It was a bit chilly at the third aid station. 30Ks into the race; I was tired but feeling positive. I fueled up and happily ambled down a rare, sustained section of descending trail, letting gravity work with me for once. By now, the train of participants was so spread out I was running by myself most of the time. A classic Pacific NW mist hung in the air. Another 1000’ climb followed by a reciprocal downhill. Not nearly as fun as earlier in the race with my tired legs, but I was still moving. Then a sudden pain in my left ankle. As I looked to see what happened, another pain in my right thigh. I found a burst of energy as I ran while swatting bees away. Only a couple stings, but still…really?? It was wet and cold out. Why were they even up and about? I walked off the pain for a few minutes and continued plodding along until… nirvana.
The most amazing aid station I’ve ever come across. A big roaring fire to warm me up. A hot and gooey quesadilla fresh from the frying pan. Even beer and wine. I REALLY wanted to have a beer, but I knew if I started drinking now the volunteers would be driving me to the finish line. Would that be so bad?? No. Yes. I mean, I gotta keep moving. Off into the cloud bank I went. Only 11Ks to go; half downhill with the final Ks back up. Who designs such torture??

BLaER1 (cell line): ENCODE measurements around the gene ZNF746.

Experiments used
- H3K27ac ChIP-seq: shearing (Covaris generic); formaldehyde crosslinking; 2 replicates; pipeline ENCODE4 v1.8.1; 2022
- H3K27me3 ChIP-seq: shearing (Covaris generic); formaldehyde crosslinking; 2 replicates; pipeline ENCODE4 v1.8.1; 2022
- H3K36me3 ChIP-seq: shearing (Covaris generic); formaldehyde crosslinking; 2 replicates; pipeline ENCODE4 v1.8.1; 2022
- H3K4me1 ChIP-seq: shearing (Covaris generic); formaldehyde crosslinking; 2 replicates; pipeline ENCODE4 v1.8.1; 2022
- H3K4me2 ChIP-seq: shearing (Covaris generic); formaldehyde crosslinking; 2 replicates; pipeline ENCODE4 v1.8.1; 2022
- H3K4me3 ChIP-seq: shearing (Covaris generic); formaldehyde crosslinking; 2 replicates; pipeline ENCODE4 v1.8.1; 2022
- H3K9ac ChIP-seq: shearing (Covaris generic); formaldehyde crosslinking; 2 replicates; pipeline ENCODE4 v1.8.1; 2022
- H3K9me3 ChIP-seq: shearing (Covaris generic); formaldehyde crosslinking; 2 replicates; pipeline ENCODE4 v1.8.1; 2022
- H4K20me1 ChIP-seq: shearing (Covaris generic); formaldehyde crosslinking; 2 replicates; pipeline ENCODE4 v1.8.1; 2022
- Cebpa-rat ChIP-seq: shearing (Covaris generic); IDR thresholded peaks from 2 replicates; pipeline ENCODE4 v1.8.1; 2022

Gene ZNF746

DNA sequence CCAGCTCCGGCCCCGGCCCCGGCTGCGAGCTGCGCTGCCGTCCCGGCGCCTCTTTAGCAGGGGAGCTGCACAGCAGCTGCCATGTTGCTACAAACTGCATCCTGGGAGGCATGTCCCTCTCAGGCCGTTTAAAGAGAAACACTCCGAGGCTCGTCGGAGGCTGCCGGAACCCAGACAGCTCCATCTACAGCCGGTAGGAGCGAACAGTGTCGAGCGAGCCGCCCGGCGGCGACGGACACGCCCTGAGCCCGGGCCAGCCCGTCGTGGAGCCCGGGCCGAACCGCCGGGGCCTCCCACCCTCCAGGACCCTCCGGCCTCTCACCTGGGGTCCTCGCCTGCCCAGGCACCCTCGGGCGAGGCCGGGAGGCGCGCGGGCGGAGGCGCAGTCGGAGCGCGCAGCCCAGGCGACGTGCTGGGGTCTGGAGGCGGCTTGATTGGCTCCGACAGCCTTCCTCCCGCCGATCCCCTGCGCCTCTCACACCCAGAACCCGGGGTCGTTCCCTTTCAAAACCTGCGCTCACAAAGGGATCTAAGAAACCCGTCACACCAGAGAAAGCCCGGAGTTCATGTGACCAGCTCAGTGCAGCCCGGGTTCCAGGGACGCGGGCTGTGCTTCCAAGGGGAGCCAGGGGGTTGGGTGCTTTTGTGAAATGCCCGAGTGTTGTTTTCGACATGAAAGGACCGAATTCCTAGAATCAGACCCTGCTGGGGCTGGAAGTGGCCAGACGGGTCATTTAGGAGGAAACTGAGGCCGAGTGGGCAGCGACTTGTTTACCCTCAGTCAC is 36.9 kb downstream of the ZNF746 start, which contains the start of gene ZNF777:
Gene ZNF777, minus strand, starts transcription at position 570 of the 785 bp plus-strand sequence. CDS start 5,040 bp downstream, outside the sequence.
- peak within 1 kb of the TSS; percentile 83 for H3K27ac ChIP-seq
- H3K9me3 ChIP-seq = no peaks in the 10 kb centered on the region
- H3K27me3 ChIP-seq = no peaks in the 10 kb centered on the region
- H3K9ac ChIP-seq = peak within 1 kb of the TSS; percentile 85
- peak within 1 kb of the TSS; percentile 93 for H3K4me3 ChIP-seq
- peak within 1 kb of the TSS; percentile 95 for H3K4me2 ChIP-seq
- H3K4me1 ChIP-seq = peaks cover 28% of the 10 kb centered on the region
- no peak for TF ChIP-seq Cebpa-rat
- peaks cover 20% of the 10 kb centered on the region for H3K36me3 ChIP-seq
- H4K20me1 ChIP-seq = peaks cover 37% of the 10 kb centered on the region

I saw nobody but occasional hikers for the remainder of the race. I was ready to be done. Where was this promised finish line? Hopefully it would be easier to find than the volcano. A couple beautiful waterfalls distracted me briefly as I trudged forward. Then I saw it. Glorious civilization. A familiar voice rang out, “Great job, honey.” I had made it. I put on my relieved/happy face and ran to the finish, happily accepted my awards for accomplishment, (a cool bottle opener and a pint glass) and slowly moved inside where I sat for a long time. Until, that is, I heard there was chocolate milk to be had. I can always get up for some chocolate milk.
8 hours 30 minutes. A respectable time for a first time ultra runner, especially one with 8200’ of elevation gain. I’m glad I did it. I’m proud that I finished standing up. The 25K is probably my wheelhouse race, but I could definitely see myself running another 50K…one day.
Oh, and by the way, while Anne and TT were strolling around Mt Hood after they dropped me off, they noticed something moving on a ridge above them. A dog of some type. After careful observation and some Google research, it turned out to be a wolf. A Wolf!!! I knew they were in the area, but didn’t expect to see one. Of course, I didn’t. Anne and TT did. Yep, no matter what I do, how far I run, how high I climb; Anne will always be there to one up me.